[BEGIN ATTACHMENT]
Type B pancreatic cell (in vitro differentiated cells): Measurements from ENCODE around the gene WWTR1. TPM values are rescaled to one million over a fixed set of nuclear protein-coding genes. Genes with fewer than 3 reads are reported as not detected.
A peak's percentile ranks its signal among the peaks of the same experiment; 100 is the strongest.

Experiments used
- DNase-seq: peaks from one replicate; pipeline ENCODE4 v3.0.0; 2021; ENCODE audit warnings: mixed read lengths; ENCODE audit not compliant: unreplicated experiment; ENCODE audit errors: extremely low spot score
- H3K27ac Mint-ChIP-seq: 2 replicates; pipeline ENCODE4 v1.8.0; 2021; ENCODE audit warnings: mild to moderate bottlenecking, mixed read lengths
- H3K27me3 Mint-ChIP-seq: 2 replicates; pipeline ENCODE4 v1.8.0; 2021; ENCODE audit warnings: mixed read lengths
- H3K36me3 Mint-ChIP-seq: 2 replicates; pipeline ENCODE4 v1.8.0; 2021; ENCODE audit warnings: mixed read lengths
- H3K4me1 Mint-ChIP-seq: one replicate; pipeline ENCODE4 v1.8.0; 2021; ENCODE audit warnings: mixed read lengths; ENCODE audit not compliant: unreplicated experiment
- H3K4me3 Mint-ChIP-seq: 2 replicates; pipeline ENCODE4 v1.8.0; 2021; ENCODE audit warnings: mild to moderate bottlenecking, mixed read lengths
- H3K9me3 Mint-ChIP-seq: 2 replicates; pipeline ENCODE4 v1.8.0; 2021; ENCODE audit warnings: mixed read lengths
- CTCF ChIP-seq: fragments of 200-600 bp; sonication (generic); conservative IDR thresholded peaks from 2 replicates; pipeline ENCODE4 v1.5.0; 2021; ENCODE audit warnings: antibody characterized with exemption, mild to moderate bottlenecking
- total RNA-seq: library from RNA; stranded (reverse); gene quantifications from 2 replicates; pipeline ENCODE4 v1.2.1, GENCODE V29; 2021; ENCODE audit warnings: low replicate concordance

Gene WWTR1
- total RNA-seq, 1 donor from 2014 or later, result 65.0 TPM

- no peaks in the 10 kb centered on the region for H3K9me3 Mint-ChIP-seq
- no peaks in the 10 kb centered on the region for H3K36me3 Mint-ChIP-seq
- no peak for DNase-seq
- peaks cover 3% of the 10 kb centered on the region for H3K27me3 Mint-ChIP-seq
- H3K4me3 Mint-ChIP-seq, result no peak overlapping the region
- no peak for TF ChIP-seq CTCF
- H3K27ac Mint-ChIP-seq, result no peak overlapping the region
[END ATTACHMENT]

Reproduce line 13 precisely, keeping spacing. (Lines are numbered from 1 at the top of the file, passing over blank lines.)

Gene WWTR1